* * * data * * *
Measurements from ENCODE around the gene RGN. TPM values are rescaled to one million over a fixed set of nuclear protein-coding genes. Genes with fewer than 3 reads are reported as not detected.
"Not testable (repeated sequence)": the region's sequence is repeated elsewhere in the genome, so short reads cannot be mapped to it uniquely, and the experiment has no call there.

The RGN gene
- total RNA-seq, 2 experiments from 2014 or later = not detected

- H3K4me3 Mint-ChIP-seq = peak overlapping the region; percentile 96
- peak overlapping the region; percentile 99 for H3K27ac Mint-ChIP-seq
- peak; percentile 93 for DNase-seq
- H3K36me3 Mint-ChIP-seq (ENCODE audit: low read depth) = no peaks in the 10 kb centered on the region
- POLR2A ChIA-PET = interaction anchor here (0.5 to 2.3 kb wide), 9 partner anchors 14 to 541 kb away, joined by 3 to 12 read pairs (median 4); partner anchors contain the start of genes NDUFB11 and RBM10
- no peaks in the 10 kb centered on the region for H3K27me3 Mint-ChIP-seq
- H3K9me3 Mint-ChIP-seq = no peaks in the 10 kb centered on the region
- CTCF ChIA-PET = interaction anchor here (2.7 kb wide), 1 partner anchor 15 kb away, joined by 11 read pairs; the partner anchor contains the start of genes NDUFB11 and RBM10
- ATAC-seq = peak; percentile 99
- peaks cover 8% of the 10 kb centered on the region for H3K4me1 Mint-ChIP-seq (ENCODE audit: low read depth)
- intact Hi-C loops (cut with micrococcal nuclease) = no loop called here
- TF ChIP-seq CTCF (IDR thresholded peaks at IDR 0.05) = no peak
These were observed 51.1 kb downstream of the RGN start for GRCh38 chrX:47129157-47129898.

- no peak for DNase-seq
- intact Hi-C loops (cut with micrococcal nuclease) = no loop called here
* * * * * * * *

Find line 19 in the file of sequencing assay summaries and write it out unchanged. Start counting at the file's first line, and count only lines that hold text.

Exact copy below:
- intact Hi-C loops (cut with micrococcal nuclease) = no loop called here